How to Address the Wave of Grief Due to COVID-19 Losses


Briana Contreras, associate editor of MHE, spoke with Robin Fiorelli, senior director of bereavement and volunteers at VITAS Healthcare, for this week's episode of Tuning In to the C-Suite. Robin and Briana talked about the grief that has affected millions of Americans and millions more throughout the world due to losing loved ones to COVID-19. They also discussed the implications of grief, strategies for coping and efforts underway to help the healthcare industry and consumers train and prepare for a suspected wave of grief that’s to come.

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Below is a brief Q & A of the interview with Robin:

Q: So a bereavement is something we're going to be discussing today and obviously COVID. It was noted that half a million Americans have fallen to COVID-19 and the nation is continuing to grieve for obvious and unfortunate reasons. Can you explain how those affected are grieving? And maybe why this wave of grief is coming to a major concern?

Robin Fiorelli

Robin Fiorelli

A: It's a very good question, Briana. The CDC reported that for every COVID loss, there is an average of nine individuals mourning that person's death. That would roughly total 4,500,000 Americans grieving. That is a significant number of mourners grieving across our communities all at the same time. Plus, there are unique aspects to this pandemic that have led to challenges to mourning and grief practices.

When President Biden spoke last week when we reached 500,000 deaths, he referred to many of the challenges. They include things like the inability to say goodbye to dying loved ones and what impact that has on the mourning process. The inability to have closure. The in-person rituals: funerals, memorial services, home goings. Just the general restriction on in-person opportunities for social support, and for faith support that mourners typically need when they've had a significant loss. We believe that grief is a very normal process. And that we humans all go through the mourning process when we lose a significant loved one.

But sometimes grief can become more complicated in cases where, for instance, there are concurrent stressful life events. And so we're seeing that even with people who have not had a COVID-specific loss, but who have just lost a loved one in general. Given the fact that they might have also lost employment, or they're ill themselves, maybe they're unable to access their typical support network.

Q: There's no time limit on grief, but when do you possibly think the "wave" will end? Or will it end? This is going to be a conversation for years.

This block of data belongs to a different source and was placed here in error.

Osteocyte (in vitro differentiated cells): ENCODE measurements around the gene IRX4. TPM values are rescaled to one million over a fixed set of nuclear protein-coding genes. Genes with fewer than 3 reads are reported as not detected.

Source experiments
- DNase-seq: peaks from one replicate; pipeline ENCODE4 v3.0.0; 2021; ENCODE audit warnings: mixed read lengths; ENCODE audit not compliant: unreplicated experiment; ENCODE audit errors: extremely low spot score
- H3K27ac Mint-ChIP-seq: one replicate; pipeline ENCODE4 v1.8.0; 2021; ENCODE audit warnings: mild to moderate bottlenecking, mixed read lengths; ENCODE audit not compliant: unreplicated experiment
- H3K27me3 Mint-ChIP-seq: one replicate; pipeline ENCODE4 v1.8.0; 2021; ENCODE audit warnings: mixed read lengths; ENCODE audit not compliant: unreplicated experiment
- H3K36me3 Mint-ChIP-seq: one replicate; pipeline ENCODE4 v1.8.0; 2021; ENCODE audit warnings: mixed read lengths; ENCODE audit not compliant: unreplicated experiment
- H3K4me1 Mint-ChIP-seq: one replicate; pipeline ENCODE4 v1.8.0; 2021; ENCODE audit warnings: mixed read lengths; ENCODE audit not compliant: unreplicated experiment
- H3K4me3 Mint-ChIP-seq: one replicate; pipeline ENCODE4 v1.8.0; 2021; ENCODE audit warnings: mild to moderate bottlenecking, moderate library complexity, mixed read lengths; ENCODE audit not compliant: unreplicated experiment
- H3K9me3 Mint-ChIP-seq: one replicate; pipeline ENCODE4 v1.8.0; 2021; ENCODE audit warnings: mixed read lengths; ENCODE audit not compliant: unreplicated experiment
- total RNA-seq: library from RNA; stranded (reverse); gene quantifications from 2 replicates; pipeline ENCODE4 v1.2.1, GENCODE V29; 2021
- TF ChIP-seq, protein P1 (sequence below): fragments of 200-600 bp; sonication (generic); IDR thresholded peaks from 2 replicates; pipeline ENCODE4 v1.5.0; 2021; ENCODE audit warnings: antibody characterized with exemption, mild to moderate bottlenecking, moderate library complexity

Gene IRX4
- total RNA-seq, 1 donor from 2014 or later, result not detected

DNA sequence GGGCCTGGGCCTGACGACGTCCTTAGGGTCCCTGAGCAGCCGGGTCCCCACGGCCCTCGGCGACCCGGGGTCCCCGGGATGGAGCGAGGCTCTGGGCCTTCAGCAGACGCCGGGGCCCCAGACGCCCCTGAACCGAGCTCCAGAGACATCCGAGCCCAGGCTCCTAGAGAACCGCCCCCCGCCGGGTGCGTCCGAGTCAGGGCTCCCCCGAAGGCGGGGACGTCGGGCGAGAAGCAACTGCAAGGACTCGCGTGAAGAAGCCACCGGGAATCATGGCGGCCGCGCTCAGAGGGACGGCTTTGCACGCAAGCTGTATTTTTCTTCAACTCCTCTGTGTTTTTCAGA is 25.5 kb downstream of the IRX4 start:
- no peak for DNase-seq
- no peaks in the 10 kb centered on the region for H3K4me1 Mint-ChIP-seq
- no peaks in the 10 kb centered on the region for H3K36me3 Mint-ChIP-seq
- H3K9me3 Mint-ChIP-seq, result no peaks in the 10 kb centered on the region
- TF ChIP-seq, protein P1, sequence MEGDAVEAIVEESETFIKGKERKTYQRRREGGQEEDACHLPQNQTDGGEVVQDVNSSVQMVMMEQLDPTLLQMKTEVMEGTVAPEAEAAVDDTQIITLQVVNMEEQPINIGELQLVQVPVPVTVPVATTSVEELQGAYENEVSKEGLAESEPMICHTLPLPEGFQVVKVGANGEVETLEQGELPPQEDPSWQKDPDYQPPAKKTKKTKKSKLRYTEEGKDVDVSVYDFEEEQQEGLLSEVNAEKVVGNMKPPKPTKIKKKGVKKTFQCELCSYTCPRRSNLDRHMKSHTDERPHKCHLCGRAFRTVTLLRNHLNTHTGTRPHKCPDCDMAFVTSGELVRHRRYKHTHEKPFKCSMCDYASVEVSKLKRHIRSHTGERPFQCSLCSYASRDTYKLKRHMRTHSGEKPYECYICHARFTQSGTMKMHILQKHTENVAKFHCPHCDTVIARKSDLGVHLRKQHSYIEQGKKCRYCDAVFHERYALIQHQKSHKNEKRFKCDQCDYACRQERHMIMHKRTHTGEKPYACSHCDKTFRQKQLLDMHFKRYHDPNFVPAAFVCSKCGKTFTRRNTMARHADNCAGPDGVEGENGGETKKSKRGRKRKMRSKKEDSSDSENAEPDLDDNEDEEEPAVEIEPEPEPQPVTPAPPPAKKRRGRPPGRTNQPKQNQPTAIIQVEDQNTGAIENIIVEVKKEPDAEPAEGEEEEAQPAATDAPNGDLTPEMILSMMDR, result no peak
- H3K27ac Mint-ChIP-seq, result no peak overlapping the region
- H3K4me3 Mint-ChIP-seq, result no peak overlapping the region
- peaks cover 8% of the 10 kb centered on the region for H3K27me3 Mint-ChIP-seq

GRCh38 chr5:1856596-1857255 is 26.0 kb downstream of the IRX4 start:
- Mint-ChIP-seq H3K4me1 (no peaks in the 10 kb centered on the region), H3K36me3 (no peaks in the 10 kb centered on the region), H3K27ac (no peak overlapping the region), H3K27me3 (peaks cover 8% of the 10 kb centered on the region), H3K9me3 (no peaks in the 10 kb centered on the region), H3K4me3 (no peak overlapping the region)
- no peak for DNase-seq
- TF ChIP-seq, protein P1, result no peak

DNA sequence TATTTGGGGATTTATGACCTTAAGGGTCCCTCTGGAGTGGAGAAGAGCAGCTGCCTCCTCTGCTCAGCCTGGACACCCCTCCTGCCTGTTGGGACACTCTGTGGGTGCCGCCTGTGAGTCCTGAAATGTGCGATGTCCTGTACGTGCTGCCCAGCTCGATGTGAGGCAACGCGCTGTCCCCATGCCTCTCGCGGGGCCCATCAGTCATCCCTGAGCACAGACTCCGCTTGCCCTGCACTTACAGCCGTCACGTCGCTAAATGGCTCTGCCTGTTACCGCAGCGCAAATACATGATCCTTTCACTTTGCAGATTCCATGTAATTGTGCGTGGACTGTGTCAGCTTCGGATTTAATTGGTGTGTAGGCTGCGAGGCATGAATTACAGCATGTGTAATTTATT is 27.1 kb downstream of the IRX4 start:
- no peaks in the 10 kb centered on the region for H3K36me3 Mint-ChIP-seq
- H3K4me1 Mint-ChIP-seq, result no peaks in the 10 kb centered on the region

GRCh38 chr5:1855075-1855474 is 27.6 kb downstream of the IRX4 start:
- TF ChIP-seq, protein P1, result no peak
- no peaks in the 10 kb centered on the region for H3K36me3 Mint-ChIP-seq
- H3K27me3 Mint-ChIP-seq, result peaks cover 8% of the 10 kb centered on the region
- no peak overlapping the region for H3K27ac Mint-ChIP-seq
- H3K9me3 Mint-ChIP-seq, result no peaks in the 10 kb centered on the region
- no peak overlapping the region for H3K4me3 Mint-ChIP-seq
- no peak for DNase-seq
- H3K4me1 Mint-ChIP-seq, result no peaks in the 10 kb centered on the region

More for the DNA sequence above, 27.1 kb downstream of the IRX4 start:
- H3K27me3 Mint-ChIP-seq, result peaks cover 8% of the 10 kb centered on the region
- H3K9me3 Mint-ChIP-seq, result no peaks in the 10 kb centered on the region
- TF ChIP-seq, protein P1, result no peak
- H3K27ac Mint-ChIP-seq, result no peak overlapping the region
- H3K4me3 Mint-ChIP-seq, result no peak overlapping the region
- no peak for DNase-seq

A: Hospices are uniquely positioned, I think, to provide community-based bereavement, and to provide that long-term grief response after a major public tragedy, natural disaster pandemic, what have you. As an example, we're still providing bereavement support in the community where the Parkland school shooting was in Florida. We just crossed the two-year anniversary of that shooting, and we're still providing ongoing grief support in that community. We did for Sandy Hook as well in Connecticut after that school shooting, and also at the Pulse nightclub shooting in Orlando, Florida.

So, because hospice is well-positioned, because our mission has always been about providing community-based bereavement support, we have experience going into disadvantaged communities, and figuring out what that community needs in terms of bereavement support. As an example, in several communities along the border, or in communities where we have a large Latinx community, we do Day of the Dead ceremonies, because we understood that that was an important way for them to commemorate their loss.

Q: How can we train mental health and health professionals to provide bereavement support for their own clients?

A: We're looking at potentially doing a public education campaign about grief and about what's normal, because one thing that we've found through our 40+ years of providing bereavement support, is that caregivers need to be validated that what they're going through is normal. And they need to understand: “What is more complicated grief?” And “What signs and symptoms might I watch out for that may indicate that I need more support than what I'm getting through my social network or through my faith institution or through a support group?”

So that's the kind of teaching that we do. And just validating the fact that they're not going crazy. They're actually grieving, and grief is normal.

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